Steve in Mass

Site-Wide Moderators
  • Content count

  • Joined

  • Last visited

  • Days Won


1 Follower

About Steve in Mass

  • Rank
    Way too many!
  • Birthday 01/23/1960


  • Interests (Hobbies, favorite activities, etc.):
    Cooking, Gardening, Fishing
  • What I do for a living:
    Facilities Engineer

Profile Fields

  • Gender
  • Location
    Foxborough, Ma

Recent Profile Visitors

6,217 profile views
  1. Is about that time, in fact, some chores should already be done.... So use this thread for the topic. There is already one in the Mass Forum I and others have been posting to, but that is kinda localized to Ma and RI, so there will also be this one here for others that want to participate. Seed flats and trays were sorted on Monday, and I washed and bleached the first round of what I will need later this week. Being sown indoors by early next week with be a bunch of pepper varieties, eggplant, parsley, and a few different early salad greens like sorrel, cress, arugula, a few different mustards, Tatsoi, and Swiss chard (which can be slow to germinate.) Have at it.............
  2. Yeah, if it is floating, you have no idea where it has been, so that likely isn't a good idea. Tethered, you pretty much can make your own judgement on the condition of the water it has grown in.
  3. Daffs are up about 1" in my new perennial garden. And I also noticed that one of the varieties of garlic I planted in November that didn't sprout in the fall are also up about 1/2"....the other variety had sprouted already last fall and have been holding status quo all winter.
  4. In one thread or another on seaweed, I looked into the edibility of the stuff that grows on rocks in the canal, those long strands with the little :bubbles" that I sit there in pop while I am bored waiting for a current change. Turns out they are quite edible, although I have yet to harvest any to give it a go. Even as an 8 year old kid fishing with my grandfather and uncle down in NJ I often wondered what the bright green "sea lettuce" that floats in sheets and would get caught in our lines would taste like, as it always looked like lettuce to me.. That in fact may be known as "kelp" although that term has taken on somewhat of a generic meaning.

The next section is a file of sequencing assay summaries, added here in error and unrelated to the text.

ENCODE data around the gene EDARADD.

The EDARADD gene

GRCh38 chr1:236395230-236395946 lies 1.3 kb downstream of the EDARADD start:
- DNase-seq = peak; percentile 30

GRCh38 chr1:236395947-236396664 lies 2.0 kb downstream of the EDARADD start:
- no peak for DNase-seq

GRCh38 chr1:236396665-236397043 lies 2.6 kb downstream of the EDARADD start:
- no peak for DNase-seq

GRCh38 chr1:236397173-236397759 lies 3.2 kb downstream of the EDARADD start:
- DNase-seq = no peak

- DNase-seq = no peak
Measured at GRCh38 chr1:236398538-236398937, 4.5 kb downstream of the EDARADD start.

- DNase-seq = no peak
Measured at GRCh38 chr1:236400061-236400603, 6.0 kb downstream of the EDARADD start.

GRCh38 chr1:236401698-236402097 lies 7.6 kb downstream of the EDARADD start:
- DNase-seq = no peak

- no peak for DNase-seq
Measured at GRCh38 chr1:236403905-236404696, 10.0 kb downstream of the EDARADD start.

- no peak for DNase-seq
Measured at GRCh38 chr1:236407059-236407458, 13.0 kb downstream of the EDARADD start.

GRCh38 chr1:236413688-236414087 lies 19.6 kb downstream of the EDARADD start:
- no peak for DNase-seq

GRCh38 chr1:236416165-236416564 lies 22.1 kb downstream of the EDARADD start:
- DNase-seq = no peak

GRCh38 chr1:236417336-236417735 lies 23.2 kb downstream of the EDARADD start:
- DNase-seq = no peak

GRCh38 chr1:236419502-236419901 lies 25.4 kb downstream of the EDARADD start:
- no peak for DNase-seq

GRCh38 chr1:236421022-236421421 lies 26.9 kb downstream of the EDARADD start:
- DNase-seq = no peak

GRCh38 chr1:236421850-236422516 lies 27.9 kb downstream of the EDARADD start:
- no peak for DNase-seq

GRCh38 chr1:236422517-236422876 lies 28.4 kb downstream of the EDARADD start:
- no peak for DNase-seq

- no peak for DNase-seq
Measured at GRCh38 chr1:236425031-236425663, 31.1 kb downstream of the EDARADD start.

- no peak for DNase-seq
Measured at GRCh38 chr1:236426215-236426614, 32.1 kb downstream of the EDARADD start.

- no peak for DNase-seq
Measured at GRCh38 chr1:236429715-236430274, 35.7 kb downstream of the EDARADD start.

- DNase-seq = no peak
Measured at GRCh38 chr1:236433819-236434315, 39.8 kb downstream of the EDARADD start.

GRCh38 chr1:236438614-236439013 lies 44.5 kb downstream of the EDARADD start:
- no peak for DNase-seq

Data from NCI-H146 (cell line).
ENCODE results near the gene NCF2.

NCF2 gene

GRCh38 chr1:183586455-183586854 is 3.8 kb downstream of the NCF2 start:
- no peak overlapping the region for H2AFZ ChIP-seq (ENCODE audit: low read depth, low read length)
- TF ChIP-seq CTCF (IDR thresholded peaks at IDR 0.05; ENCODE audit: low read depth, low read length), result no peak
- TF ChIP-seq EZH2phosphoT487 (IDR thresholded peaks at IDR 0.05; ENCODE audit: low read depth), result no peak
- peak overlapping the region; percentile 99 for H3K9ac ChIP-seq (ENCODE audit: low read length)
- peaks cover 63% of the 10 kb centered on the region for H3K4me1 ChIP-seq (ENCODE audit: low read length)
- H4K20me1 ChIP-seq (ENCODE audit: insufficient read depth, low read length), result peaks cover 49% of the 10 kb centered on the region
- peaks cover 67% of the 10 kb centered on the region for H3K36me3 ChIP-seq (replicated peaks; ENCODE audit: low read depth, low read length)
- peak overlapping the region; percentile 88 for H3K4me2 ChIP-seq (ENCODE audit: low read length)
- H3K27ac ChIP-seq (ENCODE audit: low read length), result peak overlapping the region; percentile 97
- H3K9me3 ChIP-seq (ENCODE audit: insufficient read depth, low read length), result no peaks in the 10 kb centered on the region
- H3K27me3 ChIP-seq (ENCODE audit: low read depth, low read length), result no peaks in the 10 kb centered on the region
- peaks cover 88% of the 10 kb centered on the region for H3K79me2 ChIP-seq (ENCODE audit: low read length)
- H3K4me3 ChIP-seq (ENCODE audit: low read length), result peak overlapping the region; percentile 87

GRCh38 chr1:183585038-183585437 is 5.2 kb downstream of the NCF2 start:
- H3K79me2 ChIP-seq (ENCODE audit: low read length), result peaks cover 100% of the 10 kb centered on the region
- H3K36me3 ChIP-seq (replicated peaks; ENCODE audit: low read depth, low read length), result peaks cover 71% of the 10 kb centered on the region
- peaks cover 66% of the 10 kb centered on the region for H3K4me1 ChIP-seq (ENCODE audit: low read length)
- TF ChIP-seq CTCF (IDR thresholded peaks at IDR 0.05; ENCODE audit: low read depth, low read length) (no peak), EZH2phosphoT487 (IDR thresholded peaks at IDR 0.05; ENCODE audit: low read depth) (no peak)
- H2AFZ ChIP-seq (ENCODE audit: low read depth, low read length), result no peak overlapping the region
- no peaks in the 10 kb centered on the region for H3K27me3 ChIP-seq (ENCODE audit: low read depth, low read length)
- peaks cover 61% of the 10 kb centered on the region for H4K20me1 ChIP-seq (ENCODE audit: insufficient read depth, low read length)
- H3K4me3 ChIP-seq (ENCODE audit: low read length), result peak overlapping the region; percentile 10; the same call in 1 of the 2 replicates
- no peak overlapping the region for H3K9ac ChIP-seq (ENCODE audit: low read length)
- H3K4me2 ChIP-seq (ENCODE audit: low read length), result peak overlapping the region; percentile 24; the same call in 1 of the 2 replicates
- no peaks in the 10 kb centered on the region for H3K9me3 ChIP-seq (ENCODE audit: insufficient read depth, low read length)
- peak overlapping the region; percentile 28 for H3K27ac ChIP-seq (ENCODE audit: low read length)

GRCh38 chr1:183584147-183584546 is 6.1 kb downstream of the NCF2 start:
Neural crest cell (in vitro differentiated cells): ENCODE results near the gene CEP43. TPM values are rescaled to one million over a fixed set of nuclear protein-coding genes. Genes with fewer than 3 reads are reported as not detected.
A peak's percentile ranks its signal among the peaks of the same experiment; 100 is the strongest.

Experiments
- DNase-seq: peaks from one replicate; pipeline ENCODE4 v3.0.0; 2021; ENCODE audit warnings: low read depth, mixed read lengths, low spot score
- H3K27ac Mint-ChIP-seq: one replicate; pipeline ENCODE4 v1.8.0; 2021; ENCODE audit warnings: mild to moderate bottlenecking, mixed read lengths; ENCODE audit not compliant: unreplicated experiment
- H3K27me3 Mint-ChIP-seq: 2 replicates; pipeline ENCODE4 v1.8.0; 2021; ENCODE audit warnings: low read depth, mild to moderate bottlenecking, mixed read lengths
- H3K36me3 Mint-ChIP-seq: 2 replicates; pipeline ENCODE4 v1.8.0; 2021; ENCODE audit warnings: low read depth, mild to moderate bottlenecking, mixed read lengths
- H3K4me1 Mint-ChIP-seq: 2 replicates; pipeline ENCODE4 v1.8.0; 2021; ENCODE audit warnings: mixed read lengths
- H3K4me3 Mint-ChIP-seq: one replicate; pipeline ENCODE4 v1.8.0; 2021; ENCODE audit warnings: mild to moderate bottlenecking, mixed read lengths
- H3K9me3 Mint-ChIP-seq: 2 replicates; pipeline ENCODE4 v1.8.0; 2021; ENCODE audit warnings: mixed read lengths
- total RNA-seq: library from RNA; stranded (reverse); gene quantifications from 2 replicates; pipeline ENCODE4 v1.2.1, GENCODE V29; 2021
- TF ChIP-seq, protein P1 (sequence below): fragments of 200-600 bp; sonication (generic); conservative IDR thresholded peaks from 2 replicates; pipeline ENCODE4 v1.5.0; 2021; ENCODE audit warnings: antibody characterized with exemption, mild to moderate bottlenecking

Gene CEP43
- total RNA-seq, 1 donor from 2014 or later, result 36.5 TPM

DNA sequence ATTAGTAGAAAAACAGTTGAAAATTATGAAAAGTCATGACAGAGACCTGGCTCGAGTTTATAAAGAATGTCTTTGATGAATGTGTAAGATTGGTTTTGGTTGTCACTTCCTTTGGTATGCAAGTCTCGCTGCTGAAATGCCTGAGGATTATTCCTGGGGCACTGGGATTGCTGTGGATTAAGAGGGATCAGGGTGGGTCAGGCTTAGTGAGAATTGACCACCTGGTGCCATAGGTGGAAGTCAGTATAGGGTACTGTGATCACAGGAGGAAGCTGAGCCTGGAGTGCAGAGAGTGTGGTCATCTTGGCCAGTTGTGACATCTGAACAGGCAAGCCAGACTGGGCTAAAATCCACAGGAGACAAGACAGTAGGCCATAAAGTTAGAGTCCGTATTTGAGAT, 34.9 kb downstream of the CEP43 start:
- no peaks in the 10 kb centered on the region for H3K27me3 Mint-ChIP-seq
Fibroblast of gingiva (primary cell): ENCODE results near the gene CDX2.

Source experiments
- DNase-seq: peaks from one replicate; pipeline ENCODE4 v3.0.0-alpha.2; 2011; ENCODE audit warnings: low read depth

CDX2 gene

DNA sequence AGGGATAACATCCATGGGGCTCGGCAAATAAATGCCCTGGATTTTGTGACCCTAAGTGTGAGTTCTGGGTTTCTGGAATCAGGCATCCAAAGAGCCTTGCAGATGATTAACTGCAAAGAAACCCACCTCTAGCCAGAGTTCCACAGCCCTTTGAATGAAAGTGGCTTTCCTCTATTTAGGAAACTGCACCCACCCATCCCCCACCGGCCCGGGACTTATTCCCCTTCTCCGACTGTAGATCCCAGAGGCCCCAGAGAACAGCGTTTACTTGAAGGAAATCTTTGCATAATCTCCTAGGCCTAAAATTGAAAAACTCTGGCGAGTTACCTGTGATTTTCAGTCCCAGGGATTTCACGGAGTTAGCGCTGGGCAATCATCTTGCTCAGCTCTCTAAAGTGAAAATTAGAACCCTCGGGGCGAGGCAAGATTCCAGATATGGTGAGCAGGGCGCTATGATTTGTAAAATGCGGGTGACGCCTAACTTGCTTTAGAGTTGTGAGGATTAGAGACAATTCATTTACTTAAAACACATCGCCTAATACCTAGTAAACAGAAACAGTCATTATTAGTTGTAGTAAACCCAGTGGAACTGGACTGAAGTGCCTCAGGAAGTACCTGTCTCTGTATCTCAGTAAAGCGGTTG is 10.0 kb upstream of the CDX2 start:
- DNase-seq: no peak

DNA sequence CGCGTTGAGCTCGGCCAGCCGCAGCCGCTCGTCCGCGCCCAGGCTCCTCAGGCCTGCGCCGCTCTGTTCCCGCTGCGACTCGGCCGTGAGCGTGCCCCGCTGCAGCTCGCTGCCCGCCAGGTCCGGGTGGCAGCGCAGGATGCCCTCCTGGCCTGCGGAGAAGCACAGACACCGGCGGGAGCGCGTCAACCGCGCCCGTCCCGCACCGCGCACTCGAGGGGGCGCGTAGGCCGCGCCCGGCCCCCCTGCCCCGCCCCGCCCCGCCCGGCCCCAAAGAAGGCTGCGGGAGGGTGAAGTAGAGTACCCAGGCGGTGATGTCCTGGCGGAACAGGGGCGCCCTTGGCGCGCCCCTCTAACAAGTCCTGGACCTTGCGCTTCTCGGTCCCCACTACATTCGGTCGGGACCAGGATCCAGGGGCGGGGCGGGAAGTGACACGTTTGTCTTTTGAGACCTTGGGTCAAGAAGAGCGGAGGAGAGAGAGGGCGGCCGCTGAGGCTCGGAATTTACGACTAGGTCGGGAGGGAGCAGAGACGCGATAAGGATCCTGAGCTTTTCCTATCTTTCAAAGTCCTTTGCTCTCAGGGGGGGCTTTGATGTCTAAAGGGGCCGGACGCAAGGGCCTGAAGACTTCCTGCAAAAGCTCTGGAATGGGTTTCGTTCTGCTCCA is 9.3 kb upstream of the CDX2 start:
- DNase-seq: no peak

5. WOW! Old thread, and some names I haven't seen in a long time.
  6. I think there is nothing to scrape off, he said it was a stain, which those enameled Dutch Ovens have a tendency to do. You could try the above advice, but if it does come off, I wouldn't fret over it too much. Just the nature of the piece of equipment, and it doesn't make it dis-functional. (As opposed to dysfunctional )
  7. Not as much I I would like to. Donna gets dried Dulse from Maine sea Vegetables (or something like that) and uses it on her salads. It is kinda pricey though When I am in Boston and go to C-Mart, I get some that is fresh in brine....there is a thread on that here somewhere. In that form it is fairly cheap. The long skinny strands, I will eat out of hand, and even the "bow-ties" sometimes. But the best way I have found is in soups, such as chicken noodle, hot and sour, or egg drop. Problem is that the shelf life is quite short, MAYBE a week if that. Maybe the next time I get in town I will get some if they have it and dry it in the dehydrator.